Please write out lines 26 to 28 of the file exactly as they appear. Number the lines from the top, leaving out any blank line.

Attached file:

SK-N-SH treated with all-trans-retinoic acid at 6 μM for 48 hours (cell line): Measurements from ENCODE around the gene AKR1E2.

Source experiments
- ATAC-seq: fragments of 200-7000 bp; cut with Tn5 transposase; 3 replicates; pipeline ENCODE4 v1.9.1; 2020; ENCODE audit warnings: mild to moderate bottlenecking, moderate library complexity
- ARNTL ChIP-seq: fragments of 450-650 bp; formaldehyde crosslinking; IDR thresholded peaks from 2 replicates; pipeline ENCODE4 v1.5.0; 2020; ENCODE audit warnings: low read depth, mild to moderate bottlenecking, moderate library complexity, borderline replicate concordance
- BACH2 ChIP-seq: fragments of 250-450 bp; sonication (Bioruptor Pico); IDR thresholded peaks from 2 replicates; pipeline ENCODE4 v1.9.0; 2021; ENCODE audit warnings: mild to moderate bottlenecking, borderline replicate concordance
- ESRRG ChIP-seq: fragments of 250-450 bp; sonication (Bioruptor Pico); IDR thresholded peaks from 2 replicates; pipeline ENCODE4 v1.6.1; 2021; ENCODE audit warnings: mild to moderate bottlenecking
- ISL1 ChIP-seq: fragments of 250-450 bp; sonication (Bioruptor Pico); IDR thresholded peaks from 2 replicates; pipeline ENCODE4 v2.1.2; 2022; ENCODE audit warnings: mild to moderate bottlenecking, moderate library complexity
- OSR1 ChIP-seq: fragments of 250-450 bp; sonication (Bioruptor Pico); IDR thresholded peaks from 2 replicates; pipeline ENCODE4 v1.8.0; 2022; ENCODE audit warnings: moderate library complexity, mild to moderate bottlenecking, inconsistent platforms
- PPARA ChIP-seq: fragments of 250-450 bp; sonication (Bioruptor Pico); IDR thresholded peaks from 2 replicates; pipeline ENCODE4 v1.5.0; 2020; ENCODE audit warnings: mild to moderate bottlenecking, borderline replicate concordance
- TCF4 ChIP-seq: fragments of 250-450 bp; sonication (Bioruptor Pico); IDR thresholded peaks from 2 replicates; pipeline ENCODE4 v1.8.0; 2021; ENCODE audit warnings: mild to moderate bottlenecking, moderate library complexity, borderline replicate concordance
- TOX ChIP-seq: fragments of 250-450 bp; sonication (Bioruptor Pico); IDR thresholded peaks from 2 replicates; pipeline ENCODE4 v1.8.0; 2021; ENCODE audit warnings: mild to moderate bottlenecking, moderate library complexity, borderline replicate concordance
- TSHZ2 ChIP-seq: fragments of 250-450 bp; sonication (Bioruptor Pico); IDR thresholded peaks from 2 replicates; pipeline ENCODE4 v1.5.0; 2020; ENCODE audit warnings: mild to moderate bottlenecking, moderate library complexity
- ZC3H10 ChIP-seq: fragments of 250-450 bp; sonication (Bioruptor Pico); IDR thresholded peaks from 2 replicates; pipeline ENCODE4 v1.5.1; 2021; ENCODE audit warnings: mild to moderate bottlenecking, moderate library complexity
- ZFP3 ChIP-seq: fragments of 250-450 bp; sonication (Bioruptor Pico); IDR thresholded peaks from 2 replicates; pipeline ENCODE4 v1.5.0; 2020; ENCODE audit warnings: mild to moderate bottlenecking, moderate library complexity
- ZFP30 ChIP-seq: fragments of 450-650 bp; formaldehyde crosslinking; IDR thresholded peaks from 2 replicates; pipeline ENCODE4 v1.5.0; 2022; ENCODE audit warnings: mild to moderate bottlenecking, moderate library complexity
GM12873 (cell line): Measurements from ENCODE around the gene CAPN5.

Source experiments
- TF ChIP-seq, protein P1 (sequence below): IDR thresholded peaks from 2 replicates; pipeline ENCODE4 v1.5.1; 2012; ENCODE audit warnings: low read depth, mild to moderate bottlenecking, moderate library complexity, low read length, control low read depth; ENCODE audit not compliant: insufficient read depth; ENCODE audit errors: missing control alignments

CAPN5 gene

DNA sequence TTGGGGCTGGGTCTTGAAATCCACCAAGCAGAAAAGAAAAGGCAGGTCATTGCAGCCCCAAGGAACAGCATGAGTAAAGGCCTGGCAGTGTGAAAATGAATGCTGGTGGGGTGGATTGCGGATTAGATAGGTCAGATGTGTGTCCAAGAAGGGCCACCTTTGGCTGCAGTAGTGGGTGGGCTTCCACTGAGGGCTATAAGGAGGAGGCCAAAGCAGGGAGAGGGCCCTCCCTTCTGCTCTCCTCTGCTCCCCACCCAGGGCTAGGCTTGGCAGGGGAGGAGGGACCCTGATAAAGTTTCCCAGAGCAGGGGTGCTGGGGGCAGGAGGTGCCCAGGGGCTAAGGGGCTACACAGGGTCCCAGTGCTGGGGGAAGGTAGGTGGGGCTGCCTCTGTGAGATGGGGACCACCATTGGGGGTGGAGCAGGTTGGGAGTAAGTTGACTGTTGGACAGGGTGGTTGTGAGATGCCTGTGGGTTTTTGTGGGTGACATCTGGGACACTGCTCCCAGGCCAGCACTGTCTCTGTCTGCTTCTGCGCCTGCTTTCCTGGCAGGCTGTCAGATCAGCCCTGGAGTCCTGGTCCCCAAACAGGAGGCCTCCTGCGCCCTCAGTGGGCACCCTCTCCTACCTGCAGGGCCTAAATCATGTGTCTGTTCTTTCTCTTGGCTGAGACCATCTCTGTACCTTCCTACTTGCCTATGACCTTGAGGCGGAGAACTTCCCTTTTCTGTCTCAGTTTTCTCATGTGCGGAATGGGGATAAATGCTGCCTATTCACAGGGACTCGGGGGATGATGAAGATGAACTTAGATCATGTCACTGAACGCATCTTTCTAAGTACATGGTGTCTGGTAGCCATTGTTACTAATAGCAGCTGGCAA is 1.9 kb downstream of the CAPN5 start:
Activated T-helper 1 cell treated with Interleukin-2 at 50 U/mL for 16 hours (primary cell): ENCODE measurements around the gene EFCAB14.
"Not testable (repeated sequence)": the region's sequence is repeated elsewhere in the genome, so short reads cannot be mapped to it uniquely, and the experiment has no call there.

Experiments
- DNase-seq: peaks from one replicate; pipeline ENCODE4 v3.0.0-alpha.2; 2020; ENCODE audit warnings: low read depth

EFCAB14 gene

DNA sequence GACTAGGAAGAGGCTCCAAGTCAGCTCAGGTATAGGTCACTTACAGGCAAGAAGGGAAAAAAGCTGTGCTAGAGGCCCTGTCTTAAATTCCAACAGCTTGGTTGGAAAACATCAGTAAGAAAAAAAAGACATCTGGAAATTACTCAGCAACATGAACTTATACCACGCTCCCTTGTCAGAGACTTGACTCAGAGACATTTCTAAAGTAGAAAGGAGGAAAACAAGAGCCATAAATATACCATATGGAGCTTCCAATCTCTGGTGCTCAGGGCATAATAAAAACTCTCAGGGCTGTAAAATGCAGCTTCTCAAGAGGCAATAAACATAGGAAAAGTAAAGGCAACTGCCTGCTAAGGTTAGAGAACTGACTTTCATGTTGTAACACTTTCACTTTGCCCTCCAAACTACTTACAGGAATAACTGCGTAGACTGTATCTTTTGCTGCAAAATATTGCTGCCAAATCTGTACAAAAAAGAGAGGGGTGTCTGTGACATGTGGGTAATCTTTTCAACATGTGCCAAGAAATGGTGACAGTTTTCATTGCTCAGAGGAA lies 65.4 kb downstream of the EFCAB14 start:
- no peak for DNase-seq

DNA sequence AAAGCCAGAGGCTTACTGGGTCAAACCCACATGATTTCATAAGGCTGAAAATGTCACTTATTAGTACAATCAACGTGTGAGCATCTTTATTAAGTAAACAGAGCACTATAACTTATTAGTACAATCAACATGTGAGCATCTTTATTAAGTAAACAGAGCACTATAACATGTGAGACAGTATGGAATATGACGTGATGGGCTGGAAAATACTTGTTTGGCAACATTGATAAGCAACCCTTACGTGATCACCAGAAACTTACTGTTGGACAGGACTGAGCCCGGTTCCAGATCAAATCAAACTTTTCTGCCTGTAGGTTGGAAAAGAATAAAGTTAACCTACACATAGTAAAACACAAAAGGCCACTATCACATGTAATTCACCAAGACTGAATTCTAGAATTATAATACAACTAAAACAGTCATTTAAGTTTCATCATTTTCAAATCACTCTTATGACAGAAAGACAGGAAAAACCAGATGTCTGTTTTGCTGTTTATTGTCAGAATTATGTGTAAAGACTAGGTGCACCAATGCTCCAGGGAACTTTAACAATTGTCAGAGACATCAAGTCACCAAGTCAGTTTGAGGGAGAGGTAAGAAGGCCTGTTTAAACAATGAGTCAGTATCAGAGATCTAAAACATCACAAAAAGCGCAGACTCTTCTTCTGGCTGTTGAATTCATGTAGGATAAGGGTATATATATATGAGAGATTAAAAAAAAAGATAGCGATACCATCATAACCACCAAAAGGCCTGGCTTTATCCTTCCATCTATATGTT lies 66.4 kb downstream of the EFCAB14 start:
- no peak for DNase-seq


DNA sequence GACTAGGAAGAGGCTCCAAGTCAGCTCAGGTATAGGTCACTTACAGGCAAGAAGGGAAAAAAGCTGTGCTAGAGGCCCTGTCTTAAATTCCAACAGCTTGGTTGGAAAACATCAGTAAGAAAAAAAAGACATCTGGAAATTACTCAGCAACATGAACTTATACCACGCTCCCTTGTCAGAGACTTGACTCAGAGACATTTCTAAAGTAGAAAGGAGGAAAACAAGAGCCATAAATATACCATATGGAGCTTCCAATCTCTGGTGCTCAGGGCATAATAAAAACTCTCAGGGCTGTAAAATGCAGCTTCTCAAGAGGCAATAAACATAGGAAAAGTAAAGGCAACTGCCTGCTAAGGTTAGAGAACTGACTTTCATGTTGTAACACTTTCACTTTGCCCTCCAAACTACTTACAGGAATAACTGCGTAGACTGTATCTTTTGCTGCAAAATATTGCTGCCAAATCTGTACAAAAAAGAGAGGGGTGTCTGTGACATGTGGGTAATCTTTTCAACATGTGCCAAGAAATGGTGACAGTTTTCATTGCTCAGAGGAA lies 65.4 kb downstream of the EFCAB14 start:
- no peak for DNase-seq

DNA sequence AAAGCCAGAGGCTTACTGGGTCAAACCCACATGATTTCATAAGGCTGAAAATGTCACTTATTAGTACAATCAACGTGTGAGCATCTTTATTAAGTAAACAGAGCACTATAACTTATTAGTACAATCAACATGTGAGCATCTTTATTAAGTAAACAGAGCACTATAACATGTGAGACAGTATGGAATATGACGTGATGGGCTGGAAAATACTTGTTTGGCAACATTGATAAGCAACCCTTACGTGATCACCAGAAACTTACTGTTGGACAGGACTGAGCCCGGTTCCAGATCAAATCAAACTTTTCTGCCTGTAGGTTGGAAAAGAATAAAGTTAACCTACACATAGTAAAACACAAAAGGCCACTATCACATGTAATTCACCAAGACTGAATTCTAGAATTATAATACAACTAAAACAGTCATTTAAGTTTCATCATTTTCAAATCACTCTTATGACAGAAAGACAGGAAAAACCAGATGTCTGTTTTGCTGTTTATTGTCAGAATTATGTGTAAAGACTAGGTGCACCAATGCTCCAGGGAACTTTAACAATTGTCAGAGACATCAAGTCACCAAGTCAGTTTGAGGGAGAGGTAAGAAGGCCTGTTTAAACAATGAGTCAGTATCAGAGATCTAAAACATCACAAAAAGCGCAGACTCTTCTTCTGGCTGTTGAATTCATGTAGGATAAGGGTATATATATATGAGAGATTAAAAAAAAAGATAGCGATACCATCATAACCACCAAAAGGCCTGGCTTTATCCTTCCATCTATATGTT lies 66.4 kb downstream of the EFCAB14 start: